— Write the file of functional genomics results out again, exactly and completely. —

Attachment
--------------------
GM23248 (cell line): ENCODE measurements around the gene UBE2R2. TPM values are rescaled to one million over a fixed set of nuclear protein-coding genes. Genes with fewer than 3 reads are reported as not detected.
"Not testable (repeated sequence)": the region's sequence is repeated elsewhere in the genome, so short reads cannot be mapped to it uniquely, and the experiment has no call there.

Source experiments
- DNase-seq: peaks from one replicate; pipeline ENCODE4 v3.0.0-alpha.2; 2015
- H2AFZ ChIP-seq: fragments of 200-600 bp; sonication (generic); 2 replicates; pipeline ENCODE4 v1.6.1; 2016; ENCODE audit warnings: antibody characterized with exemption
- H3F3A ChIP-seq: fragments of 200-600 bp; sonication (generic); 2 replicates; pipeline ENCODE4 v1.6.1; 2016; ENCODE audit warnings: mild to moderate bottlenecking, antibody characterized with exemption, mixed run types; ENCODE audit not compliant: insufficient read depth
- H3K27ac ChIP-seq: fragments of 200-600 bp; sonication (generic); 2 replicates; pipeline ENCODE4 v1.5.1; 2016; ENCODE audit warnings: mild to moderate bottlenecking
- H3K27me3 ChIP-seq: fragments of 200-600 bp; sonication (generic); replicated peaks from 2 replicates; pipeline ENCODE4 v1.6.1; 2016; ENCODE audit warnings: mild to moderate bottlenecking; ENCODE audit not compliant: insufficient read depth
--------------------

GM23248 (cell line): ENCODE measurements around the gene UBE2R2. TPM values are rescaled to one million over a fixed set of nuclear protein-coding genes. Genes with fewer than 3 reads are reported as not detected.
"Not testable (repeated sequence)": the region's sequence is repeated elsewhere in the genome, so short reads cannot be mapped to it uniquely, and the experiment has no call there.

Source experiments
- DNase-seq: peaks from one replicate; pipeline ENCODE4 v3.0.0-alpha.2; 2015
- H2AFZ ChIP-seq: fragments of 200-600 bp; sonication (generic); 2 replicates; pipeline ENCODE4 v1.6.1; 2016; ENCODE audit warnings: antibody characterized with exemption
- H3F3A ChIP-seq: fragments of 200-600 bp; sonication (generic); 2 replicates; pipeline ENCODE4 v1.6.1; 2016; ENCODE audit warnings: mild to moderate bottlenecking, antibody characterized with exemption, mixed run types; ENCODE audit not compliant: insufficient read depth
- H3K27ac ChIP-seq: fragments of 200-600 bp; sonication (generic); 2 replicates; pipeline ENCODE4 v1.5.1; 2016; ENCODE audit warnings: mild to moderate bottlenecking
- H3K27me3 ChIP-seq: fragments of 200-600 bp; sonication (generic); replicated peaks from 2 replicates; pipeline ENCODE4 v1.6.1; 2016; ENCODE audit warnings: mild to moderate bottlenecking; ENCODE audit not compliant: insufficient read depth